July's employment report, released by the Bureau of Labor Statistics this morning, was very much more of the same: Total nonfarm payroll employment increased by 215,000 in July, which is almost exactly the average monthly increase we've seen over the past 12 months. The unemployment rate was unchanged at 5.3 percent. This keeps the Fed on track to raise short-term interest rates this year, maybe in September, since the jobless rate is already where Fed officials had forecast it to be by year-end.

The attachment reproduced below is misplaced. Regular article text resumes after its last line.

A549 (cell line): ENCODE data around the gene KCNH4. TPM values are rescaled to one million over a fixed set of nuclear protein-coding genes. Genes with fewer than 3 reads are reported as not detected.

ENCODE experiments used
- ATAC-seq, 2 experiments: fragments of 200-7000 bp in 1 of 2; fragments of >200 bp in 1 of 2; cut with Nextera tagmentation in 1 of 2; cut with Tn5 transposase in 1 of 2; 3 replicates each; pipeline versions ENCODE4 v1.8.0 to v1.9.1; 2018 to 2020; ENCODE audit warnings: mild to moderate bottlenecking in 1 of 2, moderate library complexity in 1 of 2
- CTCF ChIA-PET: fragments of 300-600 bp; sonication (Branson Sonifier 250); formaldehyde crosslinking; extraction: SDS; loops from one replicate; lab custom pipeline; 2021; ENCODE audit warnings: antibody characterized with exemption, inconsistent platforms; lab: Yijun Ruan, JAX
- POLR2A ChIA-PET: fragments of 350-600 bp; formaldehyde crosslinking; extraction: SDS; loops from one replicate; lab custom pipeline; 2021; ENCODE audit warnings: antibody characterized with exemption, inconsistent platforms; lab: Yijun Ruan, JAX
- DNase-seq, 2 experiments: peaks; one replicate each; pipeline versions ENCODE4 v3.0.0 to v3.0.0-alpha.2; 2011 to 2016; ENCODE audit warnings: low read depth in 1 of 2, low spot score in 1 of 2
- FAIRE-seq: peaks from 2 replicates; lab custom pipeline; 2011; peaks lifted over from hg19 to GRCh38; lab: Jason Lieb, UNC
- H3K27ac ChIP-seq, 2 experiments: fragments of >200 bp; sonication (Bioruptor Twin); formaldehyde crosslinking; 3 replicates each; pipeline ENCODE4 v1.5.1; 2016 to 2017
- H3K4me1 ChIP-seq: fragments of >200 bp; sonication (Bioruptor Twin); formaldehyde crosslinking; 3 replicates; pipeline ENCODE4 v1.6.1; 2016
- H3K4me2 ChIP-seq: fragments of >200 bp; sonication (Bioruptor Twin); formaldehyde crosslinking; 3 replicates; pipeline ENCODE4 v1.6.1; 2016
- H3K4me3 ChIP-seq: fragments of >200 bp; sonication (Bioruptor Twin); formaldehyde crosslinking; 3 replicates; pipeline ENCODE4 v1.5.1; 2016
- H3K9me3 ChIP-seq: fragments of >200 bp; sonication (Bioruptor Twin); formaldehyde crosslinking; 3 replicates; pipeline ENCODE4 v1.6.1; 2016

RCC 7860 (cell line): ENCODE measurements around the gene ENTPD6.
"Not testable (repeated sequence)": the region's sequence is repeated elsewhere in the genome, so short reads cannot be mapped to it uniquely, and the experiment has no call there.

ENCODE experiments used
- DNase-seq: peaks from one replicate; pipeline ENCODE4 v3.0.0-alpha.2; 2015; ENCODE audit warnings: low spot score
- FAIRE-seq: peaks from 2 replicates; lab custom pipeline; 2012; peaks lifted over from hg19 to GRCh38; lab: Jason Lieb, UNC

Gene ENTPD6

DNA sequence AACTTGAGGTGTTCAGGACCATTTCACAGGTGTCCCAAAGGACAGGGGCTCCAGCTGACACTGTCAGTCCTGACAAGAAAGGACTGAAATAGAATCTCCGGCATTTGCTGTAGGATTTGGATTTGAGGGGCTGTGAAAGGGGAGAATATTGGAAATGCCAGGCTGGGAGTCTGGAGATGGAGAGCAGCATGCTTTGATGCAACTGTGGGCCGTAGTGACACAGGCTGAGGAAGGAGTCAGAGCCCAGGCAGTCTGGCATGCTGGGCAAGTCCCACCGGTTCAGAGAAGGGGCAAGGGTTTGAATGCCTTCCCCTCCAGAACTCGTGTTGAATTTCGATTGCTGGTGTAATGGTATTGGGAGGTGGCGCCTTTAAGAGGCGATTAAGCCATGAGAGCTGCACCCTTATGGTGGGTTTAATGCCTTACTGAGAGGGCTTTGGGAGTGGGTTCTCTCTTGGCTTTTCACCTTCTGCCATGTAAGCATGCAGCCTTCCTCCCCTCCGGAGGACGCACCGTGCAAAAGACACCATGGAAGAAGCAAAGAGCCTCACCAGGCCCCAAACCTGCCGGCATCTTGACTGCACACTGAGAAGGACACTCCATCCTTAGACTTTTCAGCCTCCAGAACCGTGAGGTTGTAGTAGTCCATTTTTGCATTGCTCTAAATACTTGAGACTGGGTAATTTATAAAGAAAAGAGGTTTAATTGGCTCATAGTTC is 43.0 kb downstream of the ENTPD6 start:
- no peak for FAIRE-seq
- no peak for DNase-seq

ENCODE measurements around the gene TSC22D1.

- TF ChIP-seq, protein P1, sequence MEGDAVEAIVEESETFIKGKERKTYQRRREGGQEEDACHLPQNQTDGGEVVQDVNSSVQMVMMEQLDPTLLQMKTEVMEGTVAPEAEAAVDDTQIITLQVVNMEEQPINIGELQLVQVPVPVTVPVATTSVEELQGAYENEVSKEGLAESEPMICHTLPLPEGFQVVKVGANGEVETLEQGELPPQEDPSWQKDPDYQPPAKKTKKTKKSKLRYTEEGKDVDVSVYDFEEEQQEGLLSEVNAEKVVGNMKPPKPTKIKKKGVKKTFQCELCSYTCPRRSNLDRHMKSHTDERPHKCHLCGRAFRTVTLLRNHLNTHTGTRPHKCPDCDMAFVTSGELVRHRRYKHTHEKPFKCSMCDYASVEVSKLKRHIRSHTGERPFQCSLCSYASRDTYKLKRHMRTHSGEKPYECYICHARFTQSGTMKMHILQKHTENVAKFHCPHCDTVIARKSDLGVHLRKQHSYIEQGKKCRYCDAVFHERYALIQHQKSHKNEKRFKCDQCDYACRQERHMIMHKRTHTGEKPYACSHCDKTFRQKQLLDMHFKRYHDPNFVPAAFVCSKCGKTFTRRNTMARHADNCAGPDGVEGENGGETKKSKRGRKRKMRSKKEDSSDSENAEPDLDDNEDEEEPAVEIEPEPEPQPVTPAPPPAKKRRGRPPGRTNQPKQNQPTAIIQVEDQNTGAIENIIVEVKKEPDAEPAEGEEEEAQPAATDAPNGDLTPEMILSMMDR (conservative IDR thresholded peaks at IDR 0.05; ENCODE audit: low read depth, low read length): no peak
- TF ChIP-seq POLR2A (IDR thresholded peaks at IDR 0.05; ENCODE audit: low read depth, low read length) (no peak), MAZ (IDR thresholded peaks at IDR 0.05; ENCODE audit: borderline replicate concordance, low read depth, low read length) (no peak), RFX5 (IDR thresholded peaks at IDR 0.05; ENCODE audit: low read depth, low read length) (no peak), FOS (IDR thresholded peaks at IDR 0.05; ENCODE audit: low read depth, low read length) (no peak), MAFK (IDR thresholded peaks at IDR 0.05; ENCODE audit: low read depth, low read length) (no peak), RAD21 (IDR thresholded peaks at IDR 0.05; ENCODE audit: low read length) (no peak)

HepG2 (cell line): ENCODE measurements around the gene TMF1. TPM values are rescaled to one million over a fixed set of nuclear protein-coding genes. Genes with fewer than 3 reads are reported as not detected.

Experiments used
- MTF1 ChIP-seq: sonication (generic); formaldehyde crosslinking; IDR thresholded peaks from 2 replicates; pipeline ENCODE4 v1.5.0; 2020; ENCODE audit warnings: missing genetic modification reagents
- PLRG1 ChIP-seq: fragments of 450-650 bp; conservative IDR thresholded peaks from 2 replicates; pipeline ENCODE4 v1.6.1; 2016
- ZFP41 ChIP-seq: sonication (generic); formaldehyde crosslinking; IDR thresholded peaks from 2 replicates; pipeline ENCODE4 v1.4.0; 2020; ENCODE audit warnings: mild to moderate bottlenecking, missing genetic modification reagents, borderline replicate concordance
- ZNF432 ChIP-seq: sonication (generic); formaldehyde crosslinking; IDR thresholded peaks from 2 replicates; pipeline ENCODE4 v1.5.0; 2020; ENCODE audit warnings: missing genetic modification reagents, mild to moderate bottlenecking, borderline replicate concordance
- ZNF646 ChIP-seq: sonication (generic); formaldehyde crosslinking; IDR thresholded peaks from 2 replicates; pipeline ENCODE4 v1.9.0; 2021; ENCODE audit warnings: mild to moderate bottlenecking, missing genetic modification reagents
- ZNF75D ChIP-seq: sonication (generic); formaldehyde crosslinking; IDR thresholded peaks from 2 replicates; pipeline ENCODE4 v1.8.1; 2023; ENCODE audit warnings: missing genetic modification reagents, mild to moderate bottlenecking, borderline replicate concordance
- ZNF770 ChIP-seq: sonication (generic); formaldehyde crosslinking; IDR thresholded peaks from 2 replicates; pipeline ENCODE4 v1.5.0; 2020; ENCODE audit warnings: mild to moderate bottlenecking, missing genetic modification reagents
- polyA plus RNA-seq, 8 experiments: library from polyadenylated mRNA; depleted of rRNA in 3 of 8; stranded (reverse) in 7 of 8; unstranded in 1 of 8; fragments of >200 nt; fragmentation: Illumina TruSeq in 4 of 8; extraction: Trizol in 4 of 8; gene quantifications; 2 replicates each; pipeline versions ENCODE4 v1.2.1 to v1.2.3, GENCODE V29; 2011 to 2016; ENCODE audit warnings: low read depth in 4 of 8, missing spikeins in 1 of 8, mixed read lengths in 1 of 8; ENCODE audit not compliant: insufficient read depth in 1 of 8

Deeper in the figures, there's a little bit of worrisome news: The broader unemployment rate, including people stuck in part-time jobs and those who haven’t looked for work in at least a month, was still at 10.4 percent in July, down from 10.5 percent in June. That figure is still considerably higher than it was in November 2007, when the recession started; it was at 8.4 percent then.
In addition, the labor force participation rate remained stuck at 62.6 percent in July. Before touching that low in recent months, we hadn't seen that level since October 1977.